There are many benefits to making your own wine at home. For starters, it is a fun process with a potentially delicious and cost effective end result. Another benefit for the wine enthusiast is that you can learn to create wines that will perfectly suit your taste. You will no longer have to rely on wines made by other wineries — if you like your wine extremely sweet or on the incredibly dry side, you can concoct just such a wine and enjoy it with your family and friends.
But the question comes up again and again — is home wine making legal or not?
Legality of Home Winemaking
The answer is . . . yes and no.
Legal Homebrewing History
Now, a brief history of the legality of homebrewing. After Prohibition, the legality of homebrewing was very unclear. It wasn’t until 1979 that the federal government made an explicit decision about homebrewing, and President Jimmy Carter signed into a law a bill that allowed certain amounts of certain alcoholic beverages to be legally brewed in citizen’s homes. Technically, the bill refers to “beer”, but the legalese included in the bill allows for other alcoholic beverages (including sake and cider as well as a very confusing “etc”) to be brewed within legal boundaries. This bill allowed between 100 and 200 gallons of homebrew to be made per year, strangely enough based on your marital status. 100 gallons for single individuals, 200 gallons for married couples. Obviously the federal government has a sense of humor, or at least understands the pressures of married life. Also, citizens are not allowed to sell their beverages (without the standard license offered to other alcoholic beverage retailers) and homebrewers must be 18 years old to brew — and of legal drinking age to drink their wares.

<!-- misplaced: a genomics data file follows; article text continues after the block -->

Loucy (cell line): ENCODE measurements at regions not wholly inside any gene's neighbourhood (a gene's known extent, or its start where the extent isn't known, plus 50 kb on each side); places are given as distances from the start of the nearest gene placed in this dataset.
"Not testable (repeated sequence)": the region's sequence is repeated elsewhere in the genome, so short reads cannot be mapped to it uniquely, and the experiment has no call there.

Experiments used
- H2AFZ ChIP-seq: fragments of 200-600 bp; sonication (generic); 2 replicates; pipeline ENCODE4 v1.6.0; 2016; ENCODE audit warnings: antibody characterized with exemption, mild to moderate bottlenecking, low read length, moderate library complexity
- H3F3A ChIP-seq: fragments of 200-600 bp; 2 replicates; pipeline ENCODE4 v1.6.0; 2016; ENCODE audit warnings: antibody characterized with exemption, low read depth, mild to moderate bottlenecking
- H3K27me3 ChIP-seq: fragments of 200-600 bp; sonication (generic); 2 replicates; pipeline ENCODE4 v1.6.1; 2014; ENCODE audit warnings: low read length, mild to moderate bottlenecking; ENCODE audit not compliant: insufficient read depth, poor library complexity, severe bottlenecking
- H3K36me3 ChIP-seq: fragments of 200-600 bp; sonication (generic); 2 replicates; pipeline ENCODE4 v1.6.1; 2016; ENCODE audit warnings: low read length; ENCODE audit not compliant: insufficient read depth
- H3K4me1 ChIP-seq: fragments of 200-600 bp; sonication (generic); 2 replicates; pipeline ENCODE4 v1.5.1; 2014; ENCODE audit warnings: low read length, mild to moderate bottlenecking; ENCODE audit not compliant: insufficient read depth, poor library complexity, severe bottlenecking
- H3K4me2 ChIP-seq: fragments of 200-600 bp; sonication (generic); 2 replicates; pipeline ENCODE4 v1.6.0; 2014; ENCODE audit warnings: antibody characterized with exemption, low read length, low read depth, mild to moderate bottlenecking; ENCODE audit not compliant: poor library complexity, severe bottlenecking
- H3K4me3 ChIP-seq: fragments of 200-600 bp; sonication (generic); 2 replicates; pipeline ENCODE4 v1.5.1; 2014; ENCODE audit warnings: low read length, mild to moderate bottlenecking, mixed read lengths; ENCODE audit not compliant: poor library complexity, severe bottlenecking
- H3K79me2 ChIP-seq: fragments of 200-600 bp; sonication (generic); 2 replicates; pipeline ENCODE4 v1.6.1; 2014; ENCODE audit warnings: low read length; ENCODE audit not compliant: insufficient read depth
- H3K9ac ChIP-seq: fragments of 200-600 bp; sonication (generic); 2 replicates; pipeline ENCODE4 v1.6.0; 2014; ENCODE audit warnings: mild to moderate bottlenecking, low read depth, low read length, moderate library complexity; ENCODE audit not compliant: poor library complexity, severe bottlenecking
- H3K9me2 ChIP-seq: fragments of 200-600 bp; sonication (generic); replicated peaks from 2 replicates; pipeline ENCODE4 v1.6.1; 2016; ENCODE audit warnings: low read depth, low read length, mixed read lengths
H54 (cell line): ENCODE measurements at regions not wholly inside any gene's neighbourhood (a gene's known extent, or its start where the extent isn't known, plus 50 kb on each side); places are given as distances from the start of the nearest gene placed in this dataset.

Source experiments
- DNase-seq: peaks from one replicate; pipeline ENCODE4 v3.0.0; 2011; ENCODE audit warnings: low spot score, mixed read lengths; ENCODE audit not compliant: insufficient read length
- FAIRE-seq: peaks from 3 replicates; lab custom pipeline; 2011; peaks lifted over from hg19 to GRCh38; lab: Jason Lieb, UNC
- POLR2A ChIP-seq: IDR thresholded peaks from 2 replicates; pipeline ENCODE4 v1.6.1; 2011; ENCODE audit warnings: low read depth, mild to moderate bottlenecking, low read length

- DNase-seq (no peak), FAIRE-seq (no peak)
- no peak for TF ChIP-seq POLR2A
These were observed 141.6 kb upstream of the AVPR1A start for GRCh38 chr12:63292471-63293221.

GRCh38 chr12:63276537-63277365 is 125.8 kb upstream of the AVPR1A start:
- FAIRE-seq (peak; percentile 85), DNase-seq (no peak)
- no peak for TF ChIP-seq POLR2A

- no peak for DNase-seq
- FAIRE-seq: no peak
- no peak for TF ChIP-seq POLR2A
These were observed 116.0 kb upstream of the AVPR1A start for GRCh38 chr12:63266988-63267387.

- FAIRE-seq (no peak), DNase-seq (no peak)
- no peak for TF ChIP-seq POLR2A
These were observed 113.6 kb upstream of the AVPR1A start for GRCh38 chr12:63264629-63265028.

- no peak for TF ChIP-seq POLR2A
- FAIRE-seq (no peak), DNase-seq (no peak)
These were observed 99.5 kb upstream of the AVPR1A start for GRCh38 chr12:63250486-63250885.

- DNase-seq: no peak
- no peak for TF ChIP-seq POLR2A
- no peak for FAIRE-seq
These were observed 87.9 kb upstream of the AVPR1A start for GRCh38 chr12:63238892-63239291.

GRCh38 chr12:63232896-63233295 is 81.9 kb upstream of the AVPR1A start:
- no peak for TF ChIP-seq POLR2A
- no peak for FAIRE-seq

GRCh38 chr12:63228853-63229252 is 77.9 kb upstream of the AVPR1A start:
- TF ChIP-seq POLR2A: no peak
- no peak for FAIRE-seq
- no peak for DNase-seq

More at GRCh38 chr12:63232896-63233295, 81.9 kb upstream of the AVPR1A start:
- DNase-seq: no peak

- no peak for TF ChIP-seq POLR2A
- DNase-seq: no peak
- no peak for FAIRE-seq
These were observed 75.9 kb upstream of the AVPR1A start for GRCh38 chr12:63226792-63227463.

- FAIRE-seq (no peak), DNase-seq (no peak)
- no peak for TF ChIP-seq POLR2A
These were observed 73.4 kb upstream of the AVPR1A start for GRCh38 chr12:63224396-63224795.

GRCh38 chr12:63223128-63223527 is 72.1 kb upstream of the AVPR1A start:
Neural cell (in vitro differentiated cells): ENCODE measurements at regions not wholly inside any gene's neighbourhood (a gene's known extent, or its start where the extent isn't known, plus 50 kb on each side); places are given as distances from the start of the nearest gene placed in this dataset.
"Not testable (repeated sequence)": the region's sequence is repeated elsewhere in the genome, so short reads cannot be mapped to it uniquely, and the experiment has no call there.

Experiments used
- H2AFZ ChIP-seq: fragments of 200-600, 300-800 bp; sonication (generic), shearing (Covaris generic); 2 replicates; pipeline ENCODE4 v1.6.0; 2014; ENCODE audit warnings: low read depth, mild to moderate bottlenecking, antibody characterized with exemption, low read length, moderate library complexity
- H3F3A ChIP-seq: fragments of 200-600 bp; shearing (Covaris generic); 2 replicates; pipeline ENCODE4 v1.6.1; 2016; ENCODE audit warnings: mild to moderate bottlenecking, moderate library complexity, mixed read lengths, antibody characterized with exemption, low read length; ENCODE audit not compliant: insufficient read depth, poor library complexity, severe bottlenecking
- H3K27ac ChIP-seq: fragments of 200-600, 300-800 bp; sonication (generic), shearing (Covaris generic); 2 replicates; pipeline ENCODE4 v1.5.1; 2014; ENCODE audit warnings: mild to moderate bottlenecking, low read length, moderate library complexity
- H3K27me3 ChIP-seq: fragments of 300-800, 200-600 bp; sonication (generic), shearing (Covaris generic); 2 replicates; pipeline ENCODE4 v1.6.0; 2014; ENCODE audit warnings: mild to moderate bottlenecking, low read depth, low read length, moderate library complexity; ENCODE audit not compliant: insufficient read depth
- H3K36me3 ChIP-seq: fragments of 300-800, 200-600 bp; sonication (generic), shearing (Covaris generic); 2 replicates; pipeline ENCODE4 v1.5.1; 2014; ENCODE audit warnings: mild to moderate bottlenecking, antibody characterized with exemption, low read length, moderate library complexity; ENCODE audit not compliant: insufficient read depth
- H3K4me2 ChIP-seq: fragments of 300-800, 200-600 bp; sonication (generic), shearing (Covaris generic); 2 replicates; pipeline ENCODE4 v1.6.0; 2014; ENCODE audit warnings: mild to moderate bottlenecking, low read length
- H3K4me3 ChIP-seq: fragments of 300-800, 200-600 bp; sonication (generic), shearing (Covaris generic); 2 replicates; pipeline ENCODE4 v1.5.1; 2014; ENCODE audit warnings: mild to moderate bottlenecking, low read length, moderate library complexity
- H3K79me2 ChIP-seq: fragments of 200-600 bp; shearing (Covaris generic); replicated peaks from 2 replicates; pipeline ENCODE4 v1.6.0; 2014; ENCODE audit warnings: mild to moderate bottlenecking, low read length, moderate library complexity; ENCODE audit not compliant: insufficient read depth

As with any federal regulation, a problem arises when states decide to enforce their own rules. Take the states of Tennessee or Texas. It seems these states allow the federal law to determine their state law — both states allow the standard 100-200 gallon limits of wine or beer to be brewed at home and enjoyed by a family or their guests within certain legal parameters. In opposition to this attitude, some states feel they can police this issue better on their own. In Idaho, for instance, only “beer” made from “native materials” is technically legal — while in Utah, under no circumstances can any citizen of that state manufacture an alcoholic product without a proper license from the state.
While it may appear to be legal within the borders of the United States to brew between 100 and 200 gallons of wine at home, as stated above it is best to check your local statutes. A great resource for doing so can be found here:
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